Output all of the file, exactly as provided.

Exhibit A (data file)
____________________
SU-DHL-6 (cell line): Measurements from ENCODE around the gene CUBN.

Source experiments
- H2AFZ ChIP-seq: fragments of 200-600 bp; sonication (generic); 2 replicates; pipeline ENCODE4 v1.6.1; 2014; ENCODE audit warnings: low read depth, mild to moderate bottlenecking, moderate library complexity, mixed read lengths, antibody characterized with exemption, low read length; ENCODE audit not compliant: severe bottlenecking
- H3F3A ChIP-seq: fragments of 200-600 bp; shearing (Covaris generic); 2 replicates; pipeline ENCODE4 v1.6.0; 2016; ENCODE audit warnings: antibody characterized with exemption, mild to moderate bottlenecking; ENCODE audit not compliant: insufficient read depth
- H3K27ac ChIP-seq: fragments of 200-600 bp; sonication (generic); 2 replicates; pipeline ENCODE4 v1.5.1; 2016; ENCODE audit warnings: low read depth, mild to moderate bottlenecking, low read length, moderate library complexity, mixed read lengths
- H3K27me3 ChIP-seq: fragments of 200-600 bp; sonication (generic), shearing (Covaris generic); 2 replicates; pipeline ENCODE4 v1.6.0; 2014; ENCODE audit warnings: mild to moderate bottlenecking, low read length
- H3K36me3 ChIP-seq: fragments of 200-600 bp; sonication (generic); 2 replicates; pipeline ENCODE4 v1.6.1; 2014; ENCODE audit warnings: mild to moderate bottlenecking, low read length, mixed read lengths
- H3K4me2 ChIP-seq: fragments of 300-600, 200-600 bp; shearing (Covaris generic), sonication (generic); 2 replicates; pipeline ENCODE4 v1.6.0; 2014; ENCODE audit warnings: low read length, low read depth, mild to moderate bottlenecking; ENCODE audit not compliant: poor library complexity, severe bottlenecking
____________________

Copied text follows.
SU-DHL-6 (cell line): Measurements from ENCODE around the gene CUBN.

Source experiments
- H2AFZ ChIP-seq: fragments of 200-600 bp; sonication (generic); 2 replicates; pipeline ENCODE4 v1.6.1; 2014; ENCODE audit warnings: low read depth, mild to moderate bottlenecking, moderate library complexity, mixed read lengths, antibody characterized with exemption, low read length; ENCODE audit not compliant: severe bottlenecking
- H3F3A ChIP-seq: fragments of 200-600 bp; shearing (Covaris generic); 2 replicates; pipeline ENCODE4 v1.6.0; 2016; ENCODE audit warnings: antibody characterized with exemption, mild to moderate bottlenecking; ENCODE audit not compliant: insufficient read depth
- H3K27ac ChIP-seq: fragments of 200-600 bp; sonication (generic); 2 replicates; pipeline ENCODE4 v1.5.1; 2016; ENCODE audit warnings: low read depth, mild to moderate bottlenecking, low read length, moderate library complexity, mixed read lengths
- H3K27me3 ChIP-seq: fragments of 200-600 bp; sonication (generic), shearing (Covaris generic); 2 replicates; pipeline ENCODE4 v1.6.0; 2014; ENCODE audit warnings: mild to moderate bottlenecking, low read length
- H3K36me3 ChIP-seq: fragments of 200-600 bp; sonication (generic); 2 replicates; pipeline ENCODE4 v1.6.1; 2014; ENCODE audit warnings: mild to moderate bottlenecking, low read length, mixed read lengths
- H3K4me2 ChIP-seq: fragments of 300-600, 200-600 bp; shearing (Covaris generic), sonication (generic); 2 replicates; pipeline ENCODE4 v1.6.0; 2014; ENCODE audit warnings: low read length, low read depth, mild to moderate bottlenecking; ENCODE audit not compliant: poor library complexity, severe bottlenecking